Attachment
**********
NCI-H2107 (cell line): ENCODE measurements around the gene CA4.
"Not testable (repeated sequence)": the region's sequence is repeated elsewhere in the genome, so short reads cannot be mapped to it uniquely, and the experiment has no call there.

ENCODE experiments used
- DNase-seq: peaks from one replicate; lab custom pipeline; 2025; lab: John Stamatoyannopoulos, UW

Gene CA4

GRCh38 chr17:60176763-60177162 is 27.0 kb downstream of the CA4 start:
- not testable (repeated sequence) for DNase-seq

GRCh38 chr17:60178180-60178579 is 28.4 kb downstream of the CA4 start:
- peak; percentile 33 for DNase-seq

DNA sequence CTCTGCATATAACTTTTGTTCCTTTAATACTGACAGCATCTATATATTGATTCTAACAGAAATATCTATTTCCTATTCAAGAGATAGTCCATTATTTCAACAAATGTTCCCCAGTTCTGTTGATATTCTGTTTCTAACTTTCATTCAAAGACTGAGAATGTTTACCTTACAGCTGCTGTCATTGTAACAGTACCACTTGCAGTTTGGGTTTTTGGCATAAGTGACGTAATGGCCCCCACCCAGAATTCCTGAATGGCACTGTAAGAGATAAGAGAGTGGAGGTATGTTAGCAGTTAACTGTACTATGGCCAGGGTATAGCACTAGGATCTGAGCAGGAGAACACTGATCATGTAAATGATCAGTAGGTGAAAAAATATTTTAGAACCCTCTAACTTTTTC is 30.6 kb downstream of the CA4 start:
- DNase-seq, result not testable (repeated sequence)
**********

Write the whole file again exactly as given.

NCI-H2107 (cell line): ENCODE measurements around the gene CA4.
"Not testable (repeated sequence)": the region's sequence is repeated elsewhere in the genome, so short reads cannot be mapped to it uniquely, and the experiment has no call there.

ENCODE experiments used
- DNase-seq: peaks from one replicate; lab custom pipeline; 2025; lab: John Stamatoyannopoulos, UW

Gene CA4

GRCh38 chr17:60176763-60177162 is 27.0 kb downstream of the CA4 start:
- not testable (repeated sequence) for DNase-seq

GRCh38 chr17:60178180-60178579 is 28.4 kb downstream of the CA4 start:
- peak; percentile 33 for DNase-seq

DNA sequence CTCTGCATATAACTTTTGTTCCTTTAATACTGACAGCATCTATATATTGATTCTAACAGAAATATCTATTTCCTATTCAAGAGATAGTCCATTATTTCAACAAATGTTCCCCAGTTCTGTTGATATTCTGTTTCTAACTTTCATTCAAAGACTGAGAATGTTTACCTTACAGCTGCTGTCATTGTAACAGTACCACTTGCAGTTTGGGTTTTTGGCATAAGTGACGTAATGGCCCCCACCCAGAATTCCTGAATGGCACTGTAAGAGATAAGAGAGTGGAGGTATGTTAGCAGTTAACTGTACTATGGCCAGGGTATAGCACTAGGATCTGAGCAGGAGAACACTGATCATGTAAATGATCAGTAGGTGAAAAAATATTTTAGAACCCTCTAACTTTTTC is 30.6 kb downstream of the CA4 start:
- DNase-seq, result not testable (repeated sequence)